The outsider road picture Gypsy 83 means well, but writer-director Todd Stephens can't keep his aesthetic out of the way. One of Stephens' acknowledged influences is John Hughes, and, as with his screenplay for Edge Of Seventeen, Gypsy 83 plays like a Hughes movie with explicit gay sex. It's wedged awkwardly between evoking slick Hollywood teen comedies and subverting them, and Stephens' allegiance to shallow "coming of age" storytelling can't bear the weight of his pervasive cynicism.
Sara Rue stars as a chubby aspiring rock star and Stevie Nicks fan who leaves Sandusky, Ohio, with her gay goth pal Kett Turton to drive up to a New York City gay bar's annual "Night Of 1000 Stevies" look-alike contest (a real event, as it happens). Along the way, they meet a succession of Middle Americans who've learned to live with compromised dreamsbut, as conceived by Stephens, even the sympathetic supporting characters are merely functional, and ultimately as superficial as the stereotypical yuppies and rednecks who hassle Rue and Turton back home.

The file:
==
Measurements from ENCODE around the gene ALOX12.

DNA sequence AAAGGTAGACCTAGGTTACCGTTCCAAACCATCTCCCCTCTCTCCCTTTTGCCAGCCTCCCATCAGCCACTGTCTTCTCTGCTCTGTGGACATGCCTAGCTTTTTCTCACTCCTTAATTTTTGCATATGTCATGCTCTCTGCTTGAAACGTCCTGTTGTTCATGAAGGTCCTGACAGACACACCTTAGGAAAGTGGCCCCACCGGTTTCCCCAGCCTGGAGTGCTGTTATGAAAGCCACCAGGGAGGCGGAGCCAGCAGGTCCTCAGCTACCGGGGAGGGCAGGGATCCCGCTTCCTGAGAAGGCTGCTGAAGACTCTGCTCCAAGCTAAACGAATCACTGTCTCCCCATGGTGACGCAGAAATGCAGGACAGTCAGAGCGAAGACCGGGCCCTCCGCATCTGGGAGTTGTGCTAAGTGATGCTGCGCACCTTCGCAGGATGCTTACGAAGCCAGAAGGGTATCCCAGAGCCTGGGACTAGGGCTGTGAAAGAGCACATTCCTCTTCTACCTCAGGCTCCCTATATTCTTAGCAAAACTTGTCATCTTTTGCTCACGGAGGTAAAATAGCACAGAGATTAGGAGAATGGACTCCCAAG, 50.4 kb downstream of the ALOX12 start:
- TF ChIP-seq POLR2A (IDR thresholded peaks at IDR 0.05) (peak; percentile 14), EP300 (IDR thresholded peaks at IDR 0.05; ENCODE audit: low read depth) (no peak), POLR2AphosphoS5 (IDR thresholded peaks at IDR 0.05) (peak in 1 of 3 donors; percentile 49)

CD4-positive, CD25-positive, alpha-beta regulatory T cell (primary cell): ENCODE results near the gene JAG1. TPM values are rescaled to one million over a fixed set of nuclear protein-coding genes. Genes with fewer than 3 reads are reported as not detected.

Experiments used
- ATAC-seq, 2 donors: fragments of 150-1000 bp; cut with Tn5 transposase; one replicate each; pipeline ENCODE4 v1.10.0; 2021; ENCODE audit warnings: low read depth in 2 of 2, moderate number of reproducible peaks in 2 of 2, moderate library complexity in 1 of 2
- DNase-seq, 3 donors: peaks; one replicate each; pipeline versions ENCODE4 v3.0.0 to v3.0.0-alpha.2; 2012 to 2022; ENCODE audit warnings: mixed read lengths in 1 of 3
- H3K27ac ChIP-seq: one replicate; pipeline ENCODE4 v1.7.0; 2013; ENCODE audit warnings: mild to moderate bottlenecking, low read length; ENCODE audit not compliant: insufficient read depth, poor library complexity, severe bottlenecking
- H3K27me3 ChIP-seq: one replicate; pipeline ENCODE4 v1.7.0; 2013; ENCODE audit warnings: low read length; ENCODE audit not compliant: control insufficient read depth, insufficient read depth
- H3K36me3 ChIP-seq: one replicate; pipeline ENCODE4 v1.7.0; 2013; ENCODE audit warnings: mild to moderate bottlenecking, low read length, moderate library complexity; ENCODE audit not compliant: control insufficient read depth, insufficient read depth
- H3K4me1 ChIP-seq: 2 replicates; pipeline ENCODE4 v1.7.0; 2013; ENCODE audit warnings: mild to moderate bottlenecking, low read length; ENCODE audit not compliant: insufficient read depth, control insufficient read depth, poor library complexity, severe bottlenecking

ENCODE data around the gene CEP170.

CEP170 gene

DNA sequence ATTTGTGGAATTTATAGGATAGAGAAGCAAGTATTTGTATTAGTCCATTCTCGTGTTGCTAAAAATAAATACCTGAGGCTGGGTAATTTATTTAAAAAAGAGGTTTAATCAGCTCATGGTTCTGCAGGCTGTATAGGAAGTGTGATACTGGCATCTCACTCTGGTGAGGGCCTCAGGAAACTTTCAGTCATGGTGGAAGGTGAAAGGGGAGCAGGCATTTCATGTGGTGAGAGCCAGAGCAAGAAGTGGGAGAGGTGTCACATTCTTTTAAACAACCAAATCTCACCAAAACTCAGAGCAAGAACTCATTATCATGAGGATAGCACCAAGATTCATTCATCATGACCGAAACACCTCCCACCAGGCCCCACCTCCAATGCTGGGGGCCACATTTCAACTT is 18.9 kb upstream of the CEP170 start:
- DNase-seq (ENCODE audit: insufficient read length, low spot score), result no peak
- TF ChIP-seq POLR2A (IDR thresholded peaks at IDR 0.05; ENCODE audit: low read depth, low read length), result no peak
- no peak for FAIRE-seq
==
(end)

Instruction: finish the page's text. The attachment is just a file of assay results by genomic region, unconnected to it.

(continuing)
The only halfway-believable characters in the movie are the two leads, who overreact to every perceived slight the way a couple of self-styled outcasts would. And, though it may be a stretch to imagine Rue trying to become a rock star by imitating Stevie Nicks at a drag show, there's an odd specificity to that choice that's lacking from the rest of the film. Confronting a couple of urban poseur-baiters, Rue snarls, "Why don't you try being a freak out in the real world?"a line that would mean more had Stephens attempted to portray the real world, instead of a movie world of thick-lined heroes and villains. As it is, Stephens is so busy trying to bait and shock the squares that he leaves hipsters way behind. And who's not a hipster these days?